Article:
FY 17 Budget
legislature appropriated the same amount of funding as the judicial branch
received last year, more than $5 million short of the amount needed to
maintain the current level of service to Iowans. Unfortunately,
this means some very difficult decisions have been made for the fiscal year
beginning on July 1. All options to
balance the budget were considered including layoffs, furloughs, reduction in
hours, and reduction or elimination of specialty courts and other new
17 the court decided to
· Establish a hiring freeze for all vacancies in the judicial
branch. There will be a very few,
limited exceptions to the hiring freeze.
· Hold open judicial vacancies for an average of six months.
· Reduce travel by 10%.
· Reduce furniture and non-IT equipment by 50%.
· Shift some funding for IT operations to the Court Technology
· Institute a moratorium on the expansion of specialty courts.
· Require supreme court approval before a judicial district may
eliminate any specialty courts.
with these budget decisions, there may still be the need for further budget
adjustments at some point in the fiscal year.
making these decisions, the court tried to minimize disruption of services to
Iowans by making evidence-based decisions.
As part of the effort to develop long- term planning options, the
court has asked the state court administrator to complete a workload study of
all aspects of judicial branch operations.
The results of the workload study will guide future budget decisions
by the judicial branch. In addition,
the court has created an online suggestion box to hear from Iowans about the
impact of these budget decisions and to hear suggestions regarding improved
services to Iowans.
The court appreciates the continued support of judicial branch
employees as well as the legal and business communities. The court will maintain regular meetings
with the judicial council, judicial branch employees, attorneys, and business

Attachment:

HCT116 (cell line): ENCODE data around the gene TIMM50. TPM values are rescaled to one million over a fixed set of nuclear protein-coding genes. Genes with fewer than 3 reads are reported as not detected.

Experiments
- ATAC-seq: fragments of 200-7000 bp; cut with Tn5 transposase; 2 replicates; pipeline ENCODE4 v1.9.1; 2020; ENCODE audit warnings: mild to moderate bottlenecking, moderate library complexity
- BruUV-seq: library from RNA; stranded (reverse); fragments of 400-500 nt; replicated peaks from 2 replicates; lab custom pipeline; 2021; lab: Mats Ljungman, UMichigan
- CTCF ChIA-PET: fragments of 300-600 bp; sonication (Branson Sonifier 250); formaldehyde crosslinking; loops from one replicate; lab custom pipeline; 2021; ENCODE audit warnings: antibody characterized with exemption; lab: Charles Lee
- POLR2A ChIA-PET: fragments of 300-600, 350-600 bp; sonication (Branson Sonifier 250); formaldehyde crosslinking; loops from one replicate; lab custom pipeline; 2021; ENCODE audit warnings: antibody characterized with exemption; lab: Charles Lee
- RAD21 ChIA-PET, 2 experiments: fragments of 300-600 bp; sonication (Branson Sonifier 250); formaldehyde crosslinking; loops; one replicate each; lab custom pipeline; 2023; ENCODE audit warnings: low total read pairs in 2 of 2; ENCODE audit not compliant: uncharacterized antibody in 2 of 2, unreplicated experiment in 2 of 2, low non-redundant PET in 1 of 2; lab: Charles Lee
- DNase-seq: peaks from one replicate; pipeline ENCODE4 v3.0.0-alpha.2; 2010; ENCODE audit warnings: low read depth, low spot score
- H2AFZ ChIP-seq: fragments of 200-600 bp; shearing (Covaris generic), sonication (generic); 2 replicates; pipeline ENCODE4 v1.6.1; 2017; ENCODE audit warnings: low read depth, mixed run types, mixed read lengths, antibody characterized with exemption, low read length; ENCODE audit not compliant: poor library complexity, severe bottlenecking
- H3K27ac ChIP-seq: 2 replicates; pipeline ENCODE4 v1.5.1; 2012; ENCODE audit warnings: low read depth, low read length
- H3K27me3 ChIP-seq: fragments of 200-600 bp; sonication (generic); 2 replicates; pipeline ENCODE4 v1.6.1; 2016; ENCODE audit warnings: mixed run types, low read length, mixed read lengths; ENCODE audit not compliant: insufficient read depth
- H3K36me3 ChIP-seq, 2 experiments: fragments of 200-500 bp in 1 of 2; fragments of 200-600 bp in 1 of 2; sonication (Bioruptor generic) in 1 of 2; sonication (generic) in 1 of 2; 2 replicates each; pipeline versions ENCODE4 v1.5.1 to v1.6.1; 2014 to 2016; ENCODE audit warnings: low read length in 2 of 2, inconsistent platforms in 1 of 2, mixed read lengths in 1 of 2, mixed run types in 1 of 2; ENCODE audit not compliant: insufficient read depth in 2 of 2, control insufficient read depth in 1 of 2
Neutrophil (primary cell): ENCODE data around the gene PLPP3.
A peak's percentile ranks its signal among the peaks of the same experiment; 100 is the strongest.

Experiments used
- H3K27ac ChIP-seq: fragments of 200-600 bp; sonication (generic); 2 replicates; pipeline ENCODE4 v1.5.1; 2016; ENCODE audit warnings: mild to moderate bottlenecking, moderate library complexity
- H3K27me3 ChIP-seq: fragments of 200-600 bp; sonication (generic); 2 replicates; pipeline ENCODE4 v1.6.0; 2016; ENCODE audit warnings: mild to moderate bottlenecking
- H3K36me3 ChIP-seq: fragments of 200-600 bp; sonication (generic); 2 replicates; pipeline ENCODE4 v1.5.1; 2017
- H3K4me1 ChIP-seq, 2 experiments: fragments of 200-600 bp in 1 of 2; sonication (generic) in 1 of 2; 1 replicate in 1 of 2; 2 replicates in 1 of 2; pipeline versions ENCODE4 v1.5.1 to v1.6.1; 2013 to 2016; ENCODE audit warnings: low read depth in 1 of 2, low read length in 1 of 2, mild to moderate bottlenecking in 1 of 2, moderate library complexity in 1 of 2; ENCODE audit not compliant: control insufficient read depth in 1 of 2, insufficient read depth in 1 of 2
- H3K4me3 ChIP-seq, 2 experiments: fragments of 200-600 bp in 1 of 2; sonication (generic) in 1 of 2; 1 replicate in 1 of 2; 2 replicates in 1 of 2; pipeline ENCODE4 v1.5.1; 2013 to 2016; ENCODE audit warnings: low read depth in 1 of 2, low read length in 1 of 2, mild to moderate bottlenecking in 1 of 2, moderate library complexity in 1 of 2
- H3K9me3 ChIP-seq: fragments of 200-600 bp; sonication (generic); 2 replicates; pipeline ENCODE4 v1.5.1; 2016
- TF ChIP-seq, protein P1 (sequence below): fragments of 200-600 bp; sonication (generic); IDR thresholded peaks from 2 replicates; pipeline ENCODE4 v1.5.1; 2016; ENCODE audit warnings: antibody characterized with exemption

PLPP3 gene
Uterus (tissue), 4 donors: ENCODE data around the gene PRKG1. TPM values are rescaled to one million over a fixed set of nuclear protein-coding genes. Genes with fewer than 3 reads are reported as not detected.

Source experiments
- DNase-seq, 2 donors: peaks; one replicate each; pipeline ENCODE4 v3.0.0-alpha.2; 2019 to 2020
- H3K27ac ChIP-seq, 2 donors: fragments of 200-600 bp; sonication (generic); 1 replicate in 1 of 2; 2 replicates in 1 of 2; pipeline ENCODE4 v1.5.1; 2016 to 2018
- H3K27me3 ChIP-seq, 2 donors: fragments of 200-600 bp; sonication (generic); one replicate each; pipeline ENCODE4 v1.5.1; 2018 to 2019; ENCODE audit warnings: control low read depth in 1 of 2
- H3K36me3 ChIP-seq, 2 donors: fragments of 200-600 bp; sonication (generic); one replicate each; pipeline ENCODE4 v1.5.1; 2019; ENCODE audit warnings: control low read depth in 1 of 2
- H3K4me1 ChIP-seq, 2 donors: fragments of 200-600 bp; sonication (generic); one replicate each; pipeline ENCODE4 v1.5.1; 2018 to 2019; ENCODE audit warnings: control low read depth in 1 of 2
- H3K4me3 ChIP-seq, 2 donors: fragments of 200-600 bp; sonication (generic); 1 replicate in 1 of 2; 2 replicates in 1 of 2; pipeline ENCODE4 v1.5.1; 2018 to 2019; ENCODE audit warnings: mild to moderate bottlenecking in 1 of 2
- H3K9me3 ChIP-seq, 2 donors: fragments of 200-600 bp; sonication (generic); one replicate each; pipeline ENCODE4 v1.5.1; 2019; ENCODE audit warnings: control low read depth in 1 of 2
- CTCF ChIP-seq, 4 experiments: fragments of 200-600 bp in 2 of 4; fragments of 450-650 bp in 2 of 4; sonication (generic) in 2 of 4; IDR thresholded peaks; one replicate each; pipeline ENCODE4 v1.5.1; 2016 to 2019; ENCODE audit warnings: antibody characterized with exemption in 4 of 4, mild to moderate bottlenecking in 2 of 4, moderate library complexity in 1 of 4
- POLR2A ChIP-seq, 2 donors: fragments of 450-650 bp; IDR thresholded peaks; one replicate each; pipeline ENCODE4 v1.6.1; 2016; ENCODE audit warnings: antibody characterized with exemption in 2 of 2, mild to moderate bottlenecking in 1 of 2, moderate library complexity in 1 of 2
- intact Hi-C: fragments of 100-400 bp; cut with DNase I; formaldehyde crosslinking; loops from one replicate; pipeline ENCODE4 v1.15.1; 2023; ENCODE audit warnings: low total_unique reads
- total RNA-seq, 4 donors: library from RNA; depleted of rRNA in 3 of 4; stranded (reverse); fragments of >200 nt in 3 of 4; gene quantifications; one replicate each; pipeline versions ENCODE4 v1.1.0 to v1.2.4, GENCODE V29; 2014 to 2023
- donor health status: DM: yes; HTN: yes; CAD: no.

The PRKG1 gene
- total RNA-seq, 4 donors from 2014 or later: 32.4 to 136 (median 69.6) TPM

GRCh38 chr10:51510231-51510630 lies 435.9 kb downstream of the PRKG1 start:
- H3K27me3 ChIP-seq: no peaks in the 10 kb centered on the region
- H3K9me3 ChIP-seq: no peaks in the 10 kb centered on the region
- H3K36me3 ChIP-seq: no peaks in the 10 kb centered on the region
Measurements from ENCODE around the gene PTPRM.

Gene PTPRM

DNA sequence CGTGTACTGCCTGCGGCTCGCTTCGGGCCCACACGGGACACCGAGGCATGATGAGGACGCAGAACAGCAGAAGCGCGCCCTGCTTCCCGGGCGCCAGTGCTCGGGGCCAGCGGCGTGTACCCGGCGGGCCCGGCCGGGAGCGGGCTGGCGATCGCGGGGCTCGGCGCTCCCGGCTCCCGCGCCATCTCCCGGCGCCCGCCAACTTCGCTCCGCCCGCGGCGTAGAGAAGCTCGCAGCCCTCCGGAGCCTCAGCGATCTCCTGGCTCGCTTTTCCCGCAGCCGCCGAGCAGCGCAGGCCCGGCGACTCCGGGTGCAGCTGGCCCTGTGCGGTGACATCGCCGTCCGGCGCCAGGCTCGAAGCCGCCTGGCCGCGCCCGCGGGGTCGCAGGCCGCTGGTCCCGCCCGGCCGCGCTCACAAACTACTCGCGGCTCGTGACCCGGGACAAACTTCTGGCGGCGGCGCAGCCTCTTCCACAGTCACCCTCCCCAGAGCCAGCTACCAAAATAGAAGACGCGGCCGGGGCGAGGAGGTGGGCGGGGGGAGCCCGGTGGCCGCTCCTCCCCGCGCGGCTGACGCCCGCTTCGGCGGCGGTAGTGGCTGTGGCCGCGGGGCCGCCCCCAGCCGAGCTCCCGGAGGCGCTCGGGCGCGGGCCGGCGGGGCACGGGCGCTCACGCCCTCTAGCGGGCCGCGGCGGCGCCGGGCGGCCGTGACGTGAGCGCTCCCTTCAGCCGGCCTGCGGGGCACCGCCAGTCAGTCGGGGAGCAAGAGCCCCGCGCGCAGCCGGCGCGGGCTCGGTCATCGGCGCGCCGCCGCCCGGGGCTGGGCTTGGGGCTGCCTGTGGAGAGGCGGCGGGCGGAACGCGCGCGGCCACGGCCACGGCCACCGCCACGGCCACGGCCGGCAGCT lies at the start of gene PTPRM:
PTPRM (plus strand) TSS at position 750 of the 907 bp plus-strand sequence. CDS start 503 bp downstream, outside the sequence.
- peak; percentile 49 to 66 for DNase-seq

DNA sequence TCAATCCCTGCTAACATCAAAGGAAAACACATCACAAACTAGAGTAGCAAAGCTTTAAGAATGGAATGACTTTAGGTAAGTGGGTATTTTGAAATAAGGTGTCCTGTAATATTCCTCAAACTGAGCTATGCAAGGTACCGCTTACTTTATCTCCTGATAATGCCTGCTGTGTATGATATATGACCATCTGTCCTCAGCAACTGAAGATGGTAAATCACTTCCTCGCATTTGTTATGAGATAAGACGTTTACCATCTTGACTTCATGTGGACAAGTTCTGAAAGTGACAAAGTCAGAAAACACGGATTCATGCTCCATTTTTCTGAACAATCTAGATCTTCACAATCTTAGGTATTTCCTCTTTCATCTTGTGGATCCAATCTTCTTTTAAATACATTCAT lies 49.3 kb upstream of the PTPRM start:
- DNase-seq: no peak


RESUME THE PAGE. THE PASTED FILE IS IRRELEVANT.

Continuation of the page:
leaders to discuss the results of the judicial branch workload study, listen
to the impact of budget decisions on services for Iowans, and develop long-term
facts about the Iowa Judicial Branch
judicial branch budget is 96% personnel.
2015, Iowa courts collected $155.9 million in revenue
year, with the aid of several state and local government entities, Iowa
courts collect millions of dollars in fines and fees that directly benefit
state and local government. In FY 2015, the $155.9 million collected by
Iowa's courts was distributed as follows:
$105.5 million—Iowa General Fund
$18.5 million—Cities and Counties
$15.0 million—Prison Infrastructure
$4.9 million— Attorney General
Victim Compensation Fund
$5.4 million— Court Technology and
$3.3 million— Road Use Tax Fund
$3.5 million— CCU Collection/Third
Party Collection Fee
than 17 million documents filed and stored electronically as the official
court record, requiring more than 3.7 terabytes of storage space.
1, 2015, the statewide implementation of electronic filing in Iowa's courts
was complete. Iowans with a case on file could file documents using the
Internet and view the court docket and court documents for their case online
from an office or home computer 24 hours a day, seven days a week.
project began in January 2010 when the first court document was successfully
filed electronically in the Plymouth County Clerk of Court Office. EDMS gives more and more court users,
including law enforcement officers, the Department of Human Services, and hospitals—to name a few—secure,
prompt, and easy access to judges, court
records, and the court system. Iowa is a national leader and a model
of efficiency with the first mandatory electronic filing system (that can
deal with paper on demand) in the nation. To date, more than 130,000 people
are registered to file electronically with an average of 12,800 filings every
The stacks of files and
documents in this graph represents the amount of paper saved with electronic
than 713,000 cases were filed in Iowa District Courts
cases filed with the Iowa courts do not make headlines, but each one is
critically important to the Iowans involved.
In addition to the familiar criminal cases and civil legal disputes,
there are families in crisis, victims seeking protection, abused and
neglected children, and troubled youths, all turning to the courts for help
during desperate times of need.
- There are 55
specialty courts in Iowa
55 specialty courts in Iowa.
A partnership between courts and communities, a
treatment court is an effective way to address the core problems responsible
for many crimes and broken families. These courts work intensively with
community professionals to empower Iowa adults and juveniles to break free
from the grip of substance abuse and mental health issues. Treatment teams
include a judge, substance abuse treatment professionals, attorneys (county
attorneys and parents' or defense attorney) and private agency providers.